“Leader Pelosi’s statement was an indictment of shareholder capitalism and how it’s falling short,” Drew Hammill, a spokesman for Pelosi, responded in a statement. “We hope that Mr. Hill and other young people interested in economic inequality would join efforts in each of their states to fight for a living wage as Leader Pelosi leads the fight for one at the national level.”
Below is a complete transcript of Hill’s conversation with Pelosi:
JAKE TAPPER: This is what we call in this business a soft landing. And it’s a lighter question from our friend Trevor Hill. He’s a student at NYU, he’s from San Diego.
TREVOR Hill: Good evening congresswoman. Thank you for being here and thank you for taking my question. I was originally slated to ask a soft question―
TAPPER: Uh oh.
HILL: But given the dire circumstances ― I’m so sorry Mr. Tapper ― but given the dire circumstances our country is in, I wonder if you would indulge me in a little bit more of a serious question about the future of the Democratic Party.
What I’ve seen on NYU’s campus and what I’ve seen in polls all over, in CNN even, a Harvard University poll last May showed that people between the ages of 18 and 29 ― not just Democrats, not just leftists ― 51 percent of people between 18 and 29 no longer support the system of capitalism.
That’s not me asking you to make a radical statement about capitalism but I’m just telling you that my experience is the younger generation is moving left on economic issues. And I’ve been so excited to see Democrats move left on social issues. As a gay man, I’ve been very proud to see you fighting for our rights and many Democratic leaders fighting for our rights.
But I wonder if there’s anywhere you feel the Democrats could move farther left to a more populist message, the way the alt-right has sort of captured this populist strain on the right wing ― if you think we could make a more stark contrast to right-wing economics?
NANCY PELOSI: I thank you for your question. But I have to say, we’re capitalist and that’s just the way it is.
However, we do think that capitalism is not necessarily meeting the needs with the income inequality that we have in our country.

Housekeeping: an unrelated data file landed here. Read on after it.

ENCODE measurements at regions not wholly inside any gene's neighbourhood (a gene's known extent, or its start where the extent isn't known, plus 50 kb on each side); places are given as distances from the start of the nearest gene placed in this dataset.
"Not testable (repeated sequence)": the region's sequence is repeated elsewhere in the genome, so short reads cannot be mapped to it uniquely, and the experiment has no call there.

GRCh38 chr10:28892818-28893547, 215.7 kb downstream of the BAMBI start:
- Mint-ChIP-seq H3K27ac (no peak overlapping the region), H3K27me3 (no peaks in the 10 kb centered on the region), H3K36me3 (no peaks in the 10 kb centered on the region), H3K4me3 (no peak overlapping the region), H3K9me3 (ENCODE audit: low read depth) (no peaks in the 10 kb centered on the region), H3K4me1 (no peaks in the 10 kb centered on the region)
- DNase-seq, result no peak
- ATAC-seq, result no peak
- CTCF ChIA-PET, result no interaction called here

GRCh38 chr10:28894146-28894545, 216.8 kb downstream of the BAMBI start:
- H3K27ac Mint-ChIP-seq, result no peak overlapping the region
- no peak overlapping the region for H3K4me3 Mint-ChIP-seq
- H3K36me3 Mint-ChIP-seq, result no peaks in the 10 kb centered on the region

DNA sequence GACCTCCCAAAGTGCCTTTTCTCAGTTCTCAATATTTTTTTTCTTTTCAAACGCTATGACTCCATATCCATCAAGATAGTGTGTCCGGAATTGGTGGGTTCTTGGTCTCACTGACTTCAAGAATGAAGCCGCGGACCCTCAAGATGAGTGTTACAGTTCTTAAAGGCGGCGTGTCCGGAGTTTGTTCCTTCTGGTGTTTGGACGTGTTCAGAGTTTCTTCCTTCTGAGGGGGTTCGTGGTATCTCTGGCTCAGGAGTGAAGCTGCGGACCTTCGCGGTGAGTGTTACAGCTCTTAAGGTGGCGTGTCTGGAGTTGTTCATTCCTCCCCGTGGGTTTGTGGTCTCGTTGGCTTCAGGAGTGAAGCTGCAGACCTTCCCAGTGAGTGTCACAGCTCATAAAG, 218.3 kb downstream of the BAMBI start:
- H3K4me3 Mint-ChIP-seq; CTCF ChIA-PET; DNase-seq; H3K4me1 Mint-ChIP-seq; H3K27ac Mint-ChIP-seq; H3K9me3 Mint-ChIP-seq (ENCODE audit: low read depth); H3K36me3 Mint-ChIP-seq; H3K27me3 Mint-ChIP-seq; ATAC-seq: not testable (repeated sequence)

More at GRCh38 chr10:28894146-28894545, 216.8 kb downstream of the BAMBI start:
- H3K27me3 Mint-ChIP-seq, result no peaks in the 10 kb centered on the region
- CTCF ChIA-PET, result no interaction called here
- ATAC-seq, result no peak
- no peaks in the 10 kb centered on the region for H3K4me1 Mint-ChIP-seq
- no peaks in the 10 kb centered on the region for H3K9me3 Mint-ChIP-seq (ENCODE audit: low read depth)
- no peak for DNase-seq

And let me just tell you this ― I don’t know how much time we have ― about 40 years ago, no less a person in terms of capitalism than the chairman of the Standard Oil of New Jersey said ― that he talked about stakeholder capitalism. Capitalism that said when we make decisions as managements and CEOs of the country, we take into consideration our shareholders, our management, our workers, our customers and the community at large. At that time, the disparity between the CEO and the worker was about 40 times ― 40 times more for the CEO than the worker. As productivity rose, the pay of the worker rose, and the pay of the CEO rose. Everything rose together.
Around 20 years ago it started to turn into ― maybe 15 ― 20 years ago it started to turn into shareholder capitalism where we’re strictly talking about the quarterly report. So a CEO would make much more money by keeping pay low even though productivity is rising. The worker’s not getting more pay and the CEO is getting a big pay because he’s kept costs low by depriving workers of their share of the productivity that they created. And as I call it. a right angle going in the wrong direction.
The disparity between the CEO and the worker under the shareholder capitalism is more like 350 to 400 to 1 ― from 40 to 1 to 350 to 400 to 1.
That income inequality is an immorality and it is not even smart from an economic standpoint, because it doesn’t grow the economy. The more money you put in the pocket of the worker for the productivity he or she has produced, the more money they will spend, consume with confidence, inject into the economy and grow the economy.
So what you talked about and what you talked about are the same thing. The stagnation of wages and the financial instability that families are feeling tied with with seeing priorities that are not necessarily ones that they have ― well, they care about it but it’s not a job, and being able to have a home home and send your children to school and have a dignified retirement are what we want for all Americans. And capitalism should serve that purpose.
The capitalist system has been well served by the so-called safety net. It’s not just a safety net for individual workers. It’s a safety net for capitalism. Because they can go through their cycles, and we have unemployment insurance or all kinds of benefits as a safety yet that enable them to go through cycles. But instead ― and there’s some enlightened corporations which say, ‘I’m keeping my whole staff through thick and thin. At the end of the day, I have a productive, trained, loyal work force.’ So we have to change the thinking of people. I don’t think we have to change from capitalism. We’re a capitalist system.
The free market is a place that can do good things. Actually, Adam Smith ― Wealth of Nations, the invisible hand ― he was more compassionate. He wrote two books. His other book was about our responsibilities to each other, as well as Wealth of Nations. I wish he had written one book where he incorporated all of it together.
I hear what you’re saying about young people. And may I say we have our Eric Swalwell, heads up something called our Future Forum, where young members of congress in their 30s, late 20s ― I think they’re all, some of them have graduated to 30s now ― go around the country and listen to young people. Perhaps he can visit you at school as well. But thank you for sharing.